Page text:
Fake Business Buys Dirty Bomb Material | Chemical & Engineering News
Volume 85 Issue 29 | p. 24 | Concentrates
Issue Date: July 16, 2007

Fake Business Buys Dirty Bomb Material

Department: Government & Policy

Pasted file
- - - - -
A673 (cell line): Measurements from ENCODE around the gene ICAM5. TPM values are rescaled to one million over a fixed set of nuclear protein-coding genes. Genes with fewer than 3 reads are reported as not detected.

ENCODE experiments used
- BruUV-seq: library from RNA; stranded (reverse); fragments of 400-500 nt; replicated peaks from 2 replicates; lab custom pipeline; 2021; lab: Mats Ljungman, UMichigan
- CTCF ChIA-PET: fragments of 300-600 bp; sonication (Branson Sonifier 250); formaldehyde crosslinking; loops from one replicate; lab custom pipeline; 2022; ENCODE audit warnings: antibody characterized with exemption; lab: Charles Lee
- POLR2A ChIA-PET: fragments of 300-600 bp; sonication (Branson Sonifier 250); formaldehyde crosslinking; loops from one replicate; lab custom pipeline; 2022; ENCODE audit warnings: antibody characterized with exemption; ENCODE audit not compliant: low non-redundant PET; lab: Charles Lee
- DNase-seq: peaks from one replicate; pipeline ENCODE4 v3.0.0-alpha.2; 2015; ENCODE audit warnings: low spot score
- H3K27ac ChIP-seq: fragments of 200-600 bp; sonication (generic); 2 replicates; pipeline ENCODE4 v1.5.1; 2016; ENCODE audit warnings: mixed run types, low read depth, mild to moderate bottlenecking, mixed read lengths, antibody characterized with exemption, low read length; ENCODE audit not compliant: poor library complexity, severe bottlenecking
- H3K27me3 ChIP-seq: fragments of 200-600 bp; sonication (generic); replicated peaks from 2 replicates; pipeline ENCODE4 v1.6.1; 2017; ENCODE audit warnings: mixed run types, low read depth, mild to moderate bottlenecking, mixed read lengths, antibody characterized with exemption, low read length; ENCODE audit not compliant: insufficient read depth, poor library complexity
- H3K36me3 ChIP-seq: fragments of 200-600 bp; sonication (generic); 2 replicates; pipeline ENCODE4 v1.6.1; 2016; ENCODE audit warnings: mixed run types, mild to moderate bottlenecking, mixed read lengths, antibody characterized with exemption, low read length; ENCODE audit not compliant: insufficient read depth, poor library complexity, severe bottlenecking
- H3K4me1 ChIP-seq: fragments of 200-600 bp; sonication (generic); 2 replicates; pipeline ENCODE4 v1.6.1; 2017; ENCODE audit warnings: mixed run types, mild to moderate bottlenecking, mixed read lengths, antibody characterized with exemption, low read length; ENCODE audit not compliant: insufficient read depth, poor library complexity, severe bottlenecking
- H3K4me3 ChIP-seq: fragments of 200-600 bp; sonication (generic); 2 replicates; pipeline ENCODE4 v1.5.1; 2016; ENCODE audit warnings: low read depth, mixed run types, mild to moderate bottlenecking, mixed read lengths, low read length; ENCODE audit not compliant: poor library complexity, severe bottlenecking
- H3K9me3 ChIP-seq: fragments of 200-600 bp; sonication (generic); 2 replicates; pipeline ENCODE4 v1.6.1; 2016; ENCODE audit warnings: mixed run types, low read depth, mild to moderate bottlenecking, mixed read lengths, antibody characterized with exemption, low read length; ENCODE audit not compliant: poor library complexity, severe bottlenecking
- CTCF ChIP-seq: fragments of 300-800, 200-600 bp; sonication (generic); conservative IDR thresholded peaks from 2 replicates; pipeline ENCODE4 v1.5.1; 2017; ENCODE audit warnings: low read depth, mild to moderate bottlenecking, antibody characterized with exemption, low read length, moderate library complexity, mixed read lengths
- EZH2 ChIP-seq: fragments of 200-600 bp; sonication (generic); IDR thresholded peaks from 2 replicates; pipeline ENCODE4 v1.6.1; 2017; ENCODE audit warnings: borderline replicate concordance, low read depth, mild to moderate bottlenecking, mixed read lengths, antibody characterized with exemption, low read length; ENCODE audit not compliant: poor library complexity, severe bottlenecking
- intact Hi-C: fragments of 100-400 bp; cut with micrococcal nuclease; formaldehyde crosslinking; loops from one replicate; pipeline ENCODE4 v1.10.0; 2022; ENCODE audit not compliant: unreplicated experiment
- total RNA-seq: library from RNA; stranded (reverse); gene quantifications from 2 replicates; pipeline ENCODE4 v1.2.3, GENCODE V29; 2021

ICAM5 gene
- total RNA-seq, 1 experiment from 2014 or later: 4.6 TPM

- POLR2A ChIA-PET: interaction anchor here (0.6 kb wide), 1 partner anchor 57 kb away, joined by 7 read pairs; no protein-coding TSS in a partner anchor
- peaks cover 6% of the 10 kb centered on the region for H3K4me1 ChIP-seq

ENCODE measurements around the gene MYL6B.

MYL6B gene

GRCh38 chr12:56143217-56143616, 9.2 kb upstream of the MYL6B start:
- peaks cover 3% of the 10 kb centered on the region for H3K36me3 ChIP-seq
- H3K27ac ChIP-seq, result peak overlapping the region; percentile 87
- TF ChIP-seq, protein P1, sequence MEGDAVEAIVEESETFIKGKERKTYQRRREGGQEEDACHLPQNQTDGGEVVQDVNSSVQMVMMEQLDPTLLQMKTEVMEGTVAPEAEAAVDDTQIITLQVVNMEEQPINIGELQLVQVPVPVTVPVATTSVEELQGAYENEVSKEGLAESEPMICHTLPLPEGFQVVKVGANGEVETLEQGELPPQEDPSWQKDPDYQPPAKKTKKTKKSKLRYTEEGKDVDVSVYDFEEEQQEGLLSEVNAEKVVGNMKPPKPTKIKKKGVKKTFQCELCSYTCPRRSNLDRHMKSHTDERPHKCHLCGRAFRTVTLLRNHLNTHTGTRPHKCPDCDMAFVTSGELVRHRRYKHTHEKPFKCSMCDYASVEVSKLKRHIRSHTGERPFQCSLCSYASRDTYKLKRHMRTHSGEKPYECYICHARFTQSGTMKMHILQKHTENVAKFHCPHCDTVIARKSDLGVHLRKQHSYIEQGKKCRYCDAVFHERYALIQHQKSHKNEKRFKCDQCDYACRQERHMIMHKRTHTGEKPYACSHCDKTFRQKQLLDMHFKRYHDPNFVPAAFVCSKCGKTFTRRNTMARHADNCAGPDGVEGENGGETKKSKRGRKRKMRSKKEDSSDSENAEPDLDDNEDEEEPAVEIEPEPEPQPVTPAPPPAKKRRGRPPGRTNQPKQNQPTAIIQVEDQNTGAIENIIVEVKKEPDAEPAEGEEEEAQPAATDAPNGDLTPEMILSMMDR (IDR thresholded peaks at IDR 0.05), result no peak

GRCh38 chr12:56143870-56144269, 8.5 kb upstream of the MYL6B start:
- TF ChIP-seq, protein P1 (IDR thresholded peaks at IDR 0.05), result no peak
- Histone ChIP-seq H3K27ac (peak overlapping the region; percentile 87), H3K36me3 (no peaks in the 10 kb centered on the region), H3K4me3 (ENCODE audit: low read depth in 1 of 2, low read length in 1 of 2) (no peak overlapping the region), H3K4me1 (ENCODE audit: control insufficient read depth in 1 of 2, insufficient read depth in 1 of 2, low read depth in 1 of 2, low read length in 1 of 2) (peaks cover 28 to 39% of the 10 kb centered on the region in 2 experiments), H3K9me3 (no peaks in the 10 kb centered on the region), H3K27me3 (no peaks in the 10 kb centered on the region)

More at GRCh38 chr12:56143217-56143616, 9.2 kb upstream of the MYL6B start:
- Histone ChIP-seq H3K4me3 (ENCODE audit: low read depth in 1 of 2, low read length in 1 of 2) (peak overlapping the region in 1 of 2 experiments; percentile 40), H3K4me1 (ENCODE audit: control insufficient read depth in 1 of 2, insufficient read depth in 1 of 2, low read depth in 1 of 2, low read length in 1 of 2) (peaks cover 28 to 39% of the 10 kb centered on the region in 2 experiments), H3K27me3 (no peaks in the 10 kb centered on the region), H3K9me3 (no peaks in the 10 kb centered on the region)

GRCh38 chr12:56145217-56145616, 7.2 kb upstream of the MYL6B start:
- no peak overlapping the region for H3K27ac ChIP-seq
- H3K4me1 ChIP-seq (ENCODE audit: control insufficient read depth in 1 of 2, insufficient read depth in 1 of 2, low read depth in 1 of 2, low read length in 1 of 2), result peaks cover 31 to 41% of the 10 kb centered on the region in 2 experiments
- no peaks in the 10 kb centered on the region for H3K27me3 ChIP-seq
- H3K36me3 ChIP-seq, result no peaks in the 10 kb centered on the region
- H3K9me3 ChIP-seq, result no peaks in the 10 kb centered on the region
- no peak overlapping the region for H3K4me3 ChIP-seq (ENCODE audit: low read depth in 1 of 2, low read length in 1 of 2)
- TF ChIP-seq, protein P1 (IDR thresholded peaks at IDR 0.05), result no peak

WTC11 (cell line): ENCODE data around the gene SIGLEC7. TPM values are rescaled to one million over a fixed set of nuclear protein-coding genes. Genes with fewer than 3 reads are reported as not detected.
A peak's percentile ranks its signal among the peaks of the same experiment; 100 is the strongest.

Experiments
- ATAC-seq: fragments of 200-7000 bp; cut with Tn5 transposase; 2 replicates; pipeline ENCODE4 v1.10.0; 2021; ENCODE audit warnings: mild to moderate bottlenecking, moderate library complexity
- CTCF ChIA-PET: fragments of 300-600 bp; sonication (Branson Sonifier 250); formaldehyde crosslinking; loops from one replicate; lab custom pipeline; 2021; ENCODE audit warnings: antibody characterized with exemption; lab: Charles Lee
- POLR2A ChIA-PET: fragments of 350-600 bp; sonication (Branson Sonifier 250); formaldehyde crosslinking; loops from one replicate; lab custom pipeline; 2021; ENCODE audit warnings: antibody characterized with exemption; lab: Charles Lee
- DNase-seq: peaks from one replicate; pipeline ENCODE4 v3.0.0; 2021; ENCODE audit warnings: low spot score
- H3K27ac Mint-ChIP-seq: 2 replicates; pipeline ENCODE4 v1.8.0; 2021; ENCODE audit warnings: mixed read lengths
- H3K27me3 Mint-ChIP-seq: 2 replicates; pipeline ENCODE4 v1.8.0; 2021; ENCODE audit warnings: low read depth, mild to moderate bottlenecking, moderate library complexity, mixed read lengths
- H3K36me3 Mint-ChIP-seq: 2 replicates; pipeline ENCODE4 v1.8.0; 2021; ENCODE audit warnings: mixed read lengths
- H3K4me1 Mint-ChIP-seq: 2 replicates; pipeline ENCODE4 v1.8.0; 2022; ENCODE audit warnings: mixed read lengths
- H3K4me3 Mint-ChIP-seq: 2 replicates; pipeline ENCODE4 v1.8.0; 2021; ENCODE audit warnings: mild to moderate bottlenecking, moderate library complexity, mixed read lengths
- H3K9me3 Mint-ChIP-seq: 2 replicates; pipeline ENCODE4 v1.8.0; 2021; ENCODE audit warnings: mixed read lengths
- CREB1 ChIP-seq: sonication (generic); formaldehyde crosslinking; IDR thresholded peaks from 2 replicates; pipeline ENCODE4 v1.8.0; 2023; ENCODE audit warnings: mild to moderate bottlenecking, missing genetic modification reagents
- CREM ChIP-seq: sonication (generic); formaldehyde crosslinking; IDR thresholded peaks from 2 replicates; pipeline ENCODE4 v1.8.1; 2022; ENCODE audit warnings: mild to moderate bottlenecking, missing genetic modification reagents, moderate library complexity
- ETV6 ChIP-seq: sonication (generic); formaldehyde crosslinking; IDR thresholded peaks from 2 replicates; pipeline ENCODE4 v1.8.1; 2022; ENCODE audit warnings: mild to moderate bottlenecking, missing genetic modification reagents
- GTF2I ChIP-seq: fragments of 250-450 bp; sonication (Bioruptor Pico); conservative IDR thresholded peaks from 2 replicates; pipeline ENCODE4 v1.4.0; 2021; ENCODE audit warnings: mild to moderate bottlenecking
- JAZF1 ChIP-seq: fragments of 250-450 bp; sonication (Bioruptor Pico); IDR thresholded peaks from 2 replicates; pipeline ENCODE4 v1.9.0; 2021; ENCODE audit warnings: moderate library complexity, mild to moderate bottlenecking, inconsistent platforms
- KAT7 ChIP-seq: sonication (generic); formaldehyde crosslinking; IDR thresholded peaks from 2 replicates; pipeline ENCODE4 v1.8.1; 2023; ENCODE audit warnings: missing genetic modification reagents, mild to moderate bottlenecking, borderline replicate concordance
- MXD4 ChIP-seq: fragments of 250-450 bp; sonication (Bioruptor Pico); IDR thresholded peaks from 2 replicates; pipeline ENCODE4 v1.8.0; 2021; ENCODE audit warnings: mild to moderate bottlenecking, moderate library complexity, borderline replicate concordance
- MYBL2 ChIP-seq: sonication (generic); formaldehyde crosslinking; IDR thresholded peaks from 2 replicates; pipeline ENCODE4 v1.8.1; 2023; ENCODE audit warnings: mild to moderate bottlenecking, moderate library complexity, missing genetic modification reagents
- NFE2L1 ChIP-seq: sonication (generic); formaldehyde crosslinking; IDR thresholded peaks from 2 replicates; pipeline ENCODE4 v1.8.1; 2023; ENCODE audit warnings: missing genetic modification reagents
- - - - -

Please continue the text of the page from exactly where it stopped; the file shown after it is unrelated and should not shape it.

Posing as businessmen, auditors with the Government Accountability Office were able to get a license from the Nuclear Regulatory Commission for a phony company, effectively allowing them to obtain the makings of a dirty nuclear bomb. The license issued by NRC permits a company to purchase industrial measurement equipment containing radioactive material, in this case americium-241 and cesium-137. The license restricts the amount of material that can be purchased, but GAO auditors were able to easily forge the document so the fake company could buy equipment containing enough radioactive material to cause injury or death, either deliberately or by accident, if extracted. GAO tried the same approach with state regulators in Maryland, one of 34 states that oversee nuclear licensing regulations through an agreement with NRC, but the state requested a visit to the company, and GAO pulled back its request. Responding to the report, which was released at a Senate hearing last week, NRC said it is toughening its regulations and studying GAO's report to see whether the incident has broader implications or reflects "a unique vulnerability." The report is available at www.gao.gov/cgi-bin/getrpt?GAO-07-1038T.

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